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A Financial Pandemic In The Making
Despite the banks’ stated enthusiasm to boost credit availability through top-up loans, the risks are evident. As of January 2020, TransUnion CIBIL and SIDBI reported that the bad loan ratio of MSMEs had reached its highest rate at 12.5%.’.
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Among the salient reasons cited for India’s fast-declining GDP growth since 2019 is a tightening of credit by banks and NBFCs. The latter with turn have been forced to take this step on account of growing non-performing assets (NPAs).
The central bank’s latest Financial Stability Report (FSR), released in December 2019 said that gross NPA ratio is likely to rise to 9.9% by September 2020. This ratio stood at 2.5% in 2010 and the four-fold increase over a ten-year period is significant. Many analysts had expressed concerns that the deepening economic slowdown would have made it difficult for business and individuals to repay their loans even before Covid-19 arrived at our doorstep. The pandemic has of course solidified these apprehensions and now we are staring at a full-blown financial pandemic.
In March, RBI allowed banks to offer a three-month moratorium on loan repayments. A large number of companies have opted for the moratorium, despite being well aware that the delay in repayments will accrue additional interest and raise their cost of borrowing.
Against this background, the central government’s push to boost the credit flow for MSMEs through a government guarantee, announced recently as part of the financial package poses new challenges for the country’s financial sector. There is no doubting the intentions behind this move; as it is well accepted that improving the credit flow and availability to these businesses that contribute over 30% of India’s GDP, yet have rather limited financial access, is necessary to kickstart India’s economic engine.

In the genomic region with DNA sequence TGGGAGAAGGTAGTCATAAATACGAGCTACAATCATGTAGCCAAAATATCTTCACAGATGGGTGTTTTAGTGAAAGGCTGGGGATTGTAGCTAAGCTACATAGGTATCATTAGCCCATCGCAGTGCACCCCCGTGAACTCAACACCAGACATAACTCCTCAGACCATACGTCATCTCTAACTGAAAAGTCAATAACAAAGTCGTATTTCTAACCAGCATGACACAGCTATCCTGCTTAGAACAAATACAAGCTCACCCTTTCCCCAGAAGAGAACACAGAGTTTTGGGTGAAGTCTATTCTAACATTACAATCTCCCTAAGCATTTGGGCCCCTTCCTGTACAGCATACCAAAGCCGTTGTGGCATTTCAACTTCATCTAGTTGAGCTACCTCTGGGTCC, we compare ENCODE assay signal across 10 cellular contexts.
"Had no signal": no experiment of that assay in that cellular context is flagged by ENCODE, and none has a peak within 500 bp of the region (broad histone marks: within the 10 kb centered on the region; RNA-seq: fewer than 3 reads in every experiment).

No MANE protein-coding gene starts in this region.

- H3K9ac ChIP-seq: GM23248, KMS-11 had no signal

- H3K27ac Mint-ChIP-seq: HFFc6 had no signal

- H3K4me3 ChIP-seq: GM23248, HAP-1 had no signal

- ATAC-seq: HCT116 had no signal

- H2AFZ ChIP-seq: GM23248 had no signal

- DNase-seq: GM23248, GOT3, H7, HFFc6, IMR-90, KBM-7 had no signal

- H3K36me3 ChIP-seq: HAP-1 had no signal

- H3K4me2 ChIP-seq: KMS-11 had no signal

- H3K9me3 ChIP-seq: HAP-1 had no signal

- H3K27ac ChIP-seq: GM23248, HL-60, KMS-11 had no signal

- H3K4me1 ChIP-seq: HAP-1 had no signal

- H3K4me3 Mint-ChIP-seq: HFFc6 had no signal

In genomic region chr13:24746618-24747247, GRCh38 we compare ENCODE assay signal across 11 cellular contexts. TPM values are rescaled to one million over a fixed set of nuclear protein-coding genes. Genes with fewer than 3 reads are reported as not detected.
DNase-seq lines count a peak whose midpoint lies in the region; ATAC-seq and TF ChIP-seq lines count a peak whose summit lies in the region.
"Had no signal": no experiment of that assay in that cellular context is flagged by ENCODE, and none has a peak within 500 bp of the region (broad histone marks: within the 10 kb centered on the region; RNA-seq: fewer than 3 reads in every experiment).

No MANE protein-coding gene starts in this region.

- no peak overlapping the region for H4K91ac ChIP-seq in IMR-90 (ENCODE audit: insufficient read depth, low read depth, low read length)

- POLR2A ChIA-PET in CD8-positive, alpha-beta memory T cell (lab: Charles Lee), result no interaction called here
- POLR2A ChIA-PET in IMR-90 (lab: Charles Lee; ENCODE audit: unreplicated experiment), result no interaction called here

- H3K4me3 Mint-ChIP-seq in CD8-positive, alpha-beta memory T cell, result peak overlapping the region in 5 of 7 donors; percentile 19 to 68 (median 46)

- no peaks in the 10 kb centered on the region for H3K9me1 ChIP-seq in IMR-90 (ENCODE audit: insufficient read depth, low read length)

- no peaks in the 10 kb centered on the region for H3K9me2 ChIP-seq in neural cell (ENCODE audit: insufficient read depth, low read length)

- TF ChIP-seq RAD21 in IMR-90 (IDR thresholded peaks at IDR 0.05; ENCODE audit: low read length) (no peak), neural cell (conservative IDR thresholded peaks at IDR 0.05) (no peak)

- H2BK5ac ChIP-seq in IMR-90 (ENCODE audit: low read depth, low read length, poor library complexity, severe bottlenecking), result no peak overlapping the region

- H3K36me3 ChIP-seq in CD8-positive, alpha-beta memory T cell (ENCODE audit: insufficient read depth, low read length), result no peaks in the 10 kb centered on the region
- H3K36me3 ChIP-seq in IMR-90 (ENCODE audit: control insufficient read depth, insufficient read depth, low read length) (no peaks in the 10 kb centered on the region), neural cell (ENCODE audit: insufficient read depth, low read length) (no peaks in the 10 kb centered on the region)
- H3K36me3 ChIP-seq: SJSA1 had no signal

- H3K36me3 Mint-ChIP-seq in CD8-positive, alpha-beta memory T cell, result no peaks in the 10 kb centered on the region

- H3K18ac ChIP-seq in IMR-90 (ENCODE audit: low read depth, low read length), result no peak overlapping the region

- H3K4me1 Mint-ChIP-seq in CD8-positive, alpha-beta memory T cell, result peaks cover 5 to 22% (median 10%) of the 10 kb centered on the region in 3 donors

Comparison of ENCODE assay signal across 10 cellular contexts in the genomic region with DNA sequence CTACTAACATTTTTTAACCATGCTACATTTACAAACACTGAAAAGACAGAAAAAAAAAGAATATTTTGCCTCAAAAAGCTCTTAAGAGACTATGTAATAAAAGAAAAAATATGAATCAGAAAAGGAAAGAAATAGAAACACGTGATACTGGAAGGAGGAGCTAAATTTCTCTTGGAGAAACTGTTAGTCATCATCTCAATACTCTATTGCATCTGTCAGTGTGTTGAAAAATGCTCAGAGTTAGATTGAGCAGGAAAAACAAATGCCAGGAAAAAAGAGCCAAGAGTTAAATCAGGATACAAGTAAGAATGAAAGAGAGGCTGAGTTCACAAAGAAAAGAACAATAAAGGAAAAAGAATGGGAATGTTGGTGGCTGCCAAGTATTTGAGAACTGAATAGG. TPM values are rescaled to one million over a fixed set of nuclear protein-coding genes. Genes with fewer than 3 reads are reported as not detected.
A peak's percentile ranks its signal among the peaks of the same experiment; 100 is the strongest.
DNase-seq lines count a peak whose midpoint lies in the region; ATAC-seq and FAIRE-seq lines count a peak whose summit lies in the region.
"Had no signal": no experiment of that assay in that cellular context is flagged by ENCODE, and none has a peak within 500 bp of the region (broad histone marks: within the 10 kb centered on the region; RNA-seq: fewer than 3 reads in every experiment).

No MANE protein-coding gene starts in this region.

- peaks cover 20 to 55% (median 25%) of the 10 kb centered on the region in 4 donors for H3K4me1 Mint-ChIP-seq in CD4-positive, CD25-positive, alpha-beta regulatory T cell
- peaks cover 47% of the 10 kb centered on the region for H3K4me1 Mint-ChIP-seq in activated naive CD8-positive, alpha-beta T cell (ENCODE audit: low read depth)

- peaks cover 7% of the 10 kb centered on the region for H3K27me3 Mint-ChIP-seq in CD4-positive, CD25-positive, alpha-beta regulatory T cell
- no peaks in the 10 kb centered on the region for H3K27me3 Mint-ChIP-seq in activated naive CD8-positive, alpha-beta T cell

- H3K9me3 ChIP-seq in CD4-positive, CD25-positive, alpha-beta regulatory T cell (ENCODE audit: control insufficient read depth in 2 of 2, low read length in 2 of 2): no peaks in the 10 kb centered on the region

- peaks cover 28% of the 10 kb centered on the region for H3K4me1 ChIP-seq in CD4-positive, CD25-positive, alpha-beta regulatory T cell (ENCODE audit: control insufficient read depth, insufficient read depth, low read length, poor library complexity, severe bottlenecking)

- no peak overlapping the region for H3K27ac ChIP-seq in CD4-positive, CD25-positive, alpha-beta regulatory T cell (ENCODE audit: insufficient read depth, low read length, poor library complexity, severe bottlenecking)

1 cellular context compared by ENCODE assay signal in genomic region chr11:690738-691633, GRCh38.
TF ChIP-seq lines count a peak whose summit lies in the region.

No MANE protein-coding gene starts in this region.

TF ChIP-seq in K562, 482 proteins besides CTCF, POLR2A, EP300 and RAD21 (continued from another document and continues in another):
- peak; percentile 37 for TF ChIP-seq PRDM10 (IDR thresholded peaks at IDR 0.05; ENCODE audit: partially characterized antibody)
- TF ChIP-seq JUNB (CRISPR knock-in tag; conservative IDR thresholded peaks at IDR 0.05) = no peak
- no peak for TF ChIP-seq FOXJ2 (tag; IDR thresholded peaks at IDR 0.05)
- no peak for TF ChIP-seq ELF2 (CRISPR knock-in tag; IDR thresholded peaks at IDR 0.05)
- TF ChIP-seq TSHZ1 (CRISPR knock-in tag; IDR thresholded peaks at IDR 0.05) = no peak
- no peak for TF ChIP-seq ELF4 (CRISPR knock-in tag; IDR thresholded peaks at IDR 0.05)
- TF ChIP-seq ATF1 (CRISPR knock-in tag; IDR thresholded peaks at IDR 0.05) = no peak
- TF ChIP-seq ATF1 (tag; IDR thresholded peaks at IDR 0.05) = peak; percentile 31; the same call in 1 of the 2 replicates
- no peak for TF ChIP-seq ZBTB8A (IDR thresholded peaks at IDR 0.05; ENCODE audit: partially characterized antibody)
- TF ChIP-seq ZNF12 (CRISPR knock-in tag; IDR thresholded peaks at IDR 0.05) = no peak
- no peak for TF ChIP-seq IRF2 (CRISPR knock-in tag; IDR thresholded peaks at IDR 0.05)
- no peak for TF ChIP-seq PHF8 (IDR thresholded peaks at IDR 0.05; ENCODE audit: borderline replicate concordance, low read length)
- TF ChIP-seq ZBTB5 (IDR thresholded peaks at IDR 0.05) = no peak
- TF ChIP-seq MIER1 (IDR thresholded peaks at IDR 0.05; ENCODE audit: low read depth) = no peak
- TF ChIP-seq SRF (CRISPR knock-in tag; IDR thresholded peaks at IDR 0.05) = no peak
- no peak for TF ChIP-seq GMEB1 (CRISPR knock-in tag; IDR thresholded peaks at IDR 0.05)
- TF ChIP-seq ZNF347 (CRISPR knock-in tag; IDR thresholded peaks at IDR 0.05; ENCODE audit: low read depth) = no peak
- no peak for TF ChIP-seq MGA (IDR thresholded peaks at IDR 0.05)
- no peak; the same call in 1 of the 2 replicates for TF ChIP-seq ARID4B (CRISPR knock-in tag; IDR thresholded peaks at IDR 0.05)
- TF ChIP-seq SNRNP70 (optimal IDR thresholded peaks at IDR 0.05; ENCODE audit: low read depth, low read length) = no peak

As of 23rd June, INR 35,000 crore of the sanctioned INR 79,000 crore has already been disbursed under the Rs 3-lakh crore Emergency Credit Line Guarantee Scheme (ECLGS) for the MSME sector. According to Mint’s reporting, over 19,000 MSMEs have been reaping benefits of the scheme through both public and private banks.
The problem, however, lies in the present economic environment, reeling as it is already from a prolonged lockdown and a near-complete shutdown of all economic activity. The twin factors; the economic slowdown of pre-Covid 19 era and the nationwide shutdown; have combined to create an unprecedented situation of financial instability for the Indian economy and in specific for most MSMEs. The overall contribution of MSMEs to the total manufacturing output had declined from 42.2% in 2006-07 to 33.4% in 2017-18, potentially caused by the double shocks of demonetisation and GST roll out. As per Bloomberg’s reporting, the world’s biggest lockdown has attributed to an upward of 55% contraction in the country’s industrial output. It is the lowest production rate India has ever witnessed in the last two decades.
Despite the banks’ stated enthusiasm to boost credit availability through top-up loans, the risks are evident. As of January 2020, TransUnion CIBIL and SIDBI reported that the bad loan ratio of MSMEs had reached its highest rate at 12.5%. Additionally, a majority of MSMEs are unsure of market demand returning soon, and they will naturally be hesitant to add to their existing debts in such times of economic certainty, a trend that emerged in the delay from sanction to disbursal of Government backed MSME loans.